Free Expression still under siege in Tunisia
01 Jan 2007

Back in 2005 Kofi Annan, then Secretary-General of the UN, stated that the holding of the WSIS in Tunisia offered “a good opportunity for the Government of Tunisia to address various human rights concerns, including those related to freedom of opinion and expression.”

More than one year after the WSIS was held in Tunisia, the Tunisian government has clearly failed to do this, according to members of the International Freedom of Expression Exchange (IFEX) Tunisia Monitoring Group (TMG), which includes Index on Censorship.

The 16 members of the IFEX-TMG are appealing to incoming UN Secretary-General Ban Ki-moon, to remind the Government of Tunisia of its international obligations. “Tunisia, since being an elected member of the newly-created United Nations Council of Human Rights, has an additional obligation to respect its international commitments in the field of freedom of expression,” say the members of the TMG.

Sadly, the state of freedom of expression in Tunisia is as poor, if not poorer, in early 2007 as it was in late 2005 when the WSIS was held in Tunis,” said Carl Morten Iversen, Secretary General of Norwegian PEN, and Chair of the IFEX-TMG.

Members of the TMG remain deeply concerned by the ongoing harassment of writers, journalists, editors and human rights defenders in Tunisia. Consequently, members of the TMG are once more calling the Tunisian government to bring an immediate end to the persecution of writers, journalists, and human rights defenders, including Sihem Bensedrine, Naziha Rjiba, Moncef Marzouki, Lotfi Hajji and Abdallah Zouari.

n addition, they are repeating their plea for the immediate and unconditional release of internet writer and lawyer Mohammed Abbou who is currently serving a three-and-a-half year prison sentence for criticising Tunisian President Ben Ali in an article posted on the Internet.

To respect its international commitments, the Tunisian government should also release all banned books and publications, should stop censoring books, and should put and end to the blocking of websites,” said Ana Maria Cabanellas, President of the International Publishers Association (IPA).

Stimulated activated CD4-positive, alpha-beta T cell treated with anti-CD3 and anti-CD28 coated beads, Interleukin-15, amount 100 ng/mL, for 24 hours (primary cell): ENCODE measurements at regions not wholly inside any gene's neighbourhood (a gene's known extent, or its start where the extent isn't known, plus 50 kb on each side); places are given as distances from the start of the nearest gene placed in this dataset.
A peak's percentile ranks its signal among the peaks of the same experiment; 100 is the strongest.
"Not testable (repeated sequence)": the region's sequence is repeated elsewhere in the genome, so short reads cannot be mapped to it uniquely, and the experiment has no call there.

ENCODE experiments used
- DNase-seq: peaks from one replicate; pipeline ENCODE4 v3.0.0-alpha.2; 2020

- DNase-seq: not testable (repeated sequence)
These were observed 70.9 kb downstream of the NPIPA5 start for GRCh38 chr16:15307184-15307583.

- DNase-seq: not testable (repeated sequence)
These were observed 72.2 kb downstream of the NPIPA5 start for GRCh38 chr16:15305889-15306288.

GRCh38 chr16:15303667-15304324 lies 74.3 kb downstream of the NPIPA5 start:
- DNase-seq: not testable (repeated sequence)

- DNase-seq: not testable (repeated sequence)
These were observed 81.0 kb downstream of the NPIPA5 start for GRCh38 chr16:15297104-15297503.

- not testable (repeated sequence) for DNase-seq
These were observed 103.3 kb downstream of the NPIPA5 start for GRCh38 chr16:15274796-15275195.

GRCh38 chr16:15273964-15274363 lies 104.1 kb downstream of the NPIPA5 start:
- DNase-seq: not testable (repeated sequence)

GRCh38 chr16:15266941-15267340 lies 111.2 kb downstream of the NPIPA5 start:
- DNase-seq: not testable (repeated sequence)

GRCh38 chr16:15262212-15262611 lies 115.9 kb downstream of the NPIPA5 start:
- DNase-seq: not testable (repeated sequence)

TMG members also highlighted concerns about the Tunisian government’s censorship of deadly clashes between security forces and armed groups in the end of December 2006 and in early January 2007 in the Southern suburbs of Tunis.

The IFEX-TMG therefore calls on the Tunisian authorities to allow writers, journalists, web loggers and publishers to express themselves freely without fear of persecution or imprisonment in accordance with Article 19 of the Universal Declaration of Human Rights and the UN International Covenant on Civil and Political Rights (ICCPR), to which Tunisia is a signatory.

The members of the IFEX-TMG are: Arabic Human Rights Information Network (HRinfo), Egypt; Article 19, UK; Canadian Journalists for Free Expression (CJFE), Canada; Egyptian Organization for Human Rights (EOHR), Egypt; Index on Censorship, UK; International Federation of Journalists (IFJ), Belgium; International Federation of Library Associations and Institutions (IFLA), The Netherlands; International Press Institute (IPI), Austria; International Publishers’ Association (IPA), Switzerland; Journaliste en danger (JED), Democratic Republic of Congo; Media Institute of Southern Africa (MISA), Namibia; Norwegian PEN, Norway; World Association of Community Radio Broadcasters (AMARC), Canada; World Association of Newspapers (WAN), France; World Press Freedom Committee (WPFC), USA; Writers in Prison Committee of International PEN (WiPC), UK.

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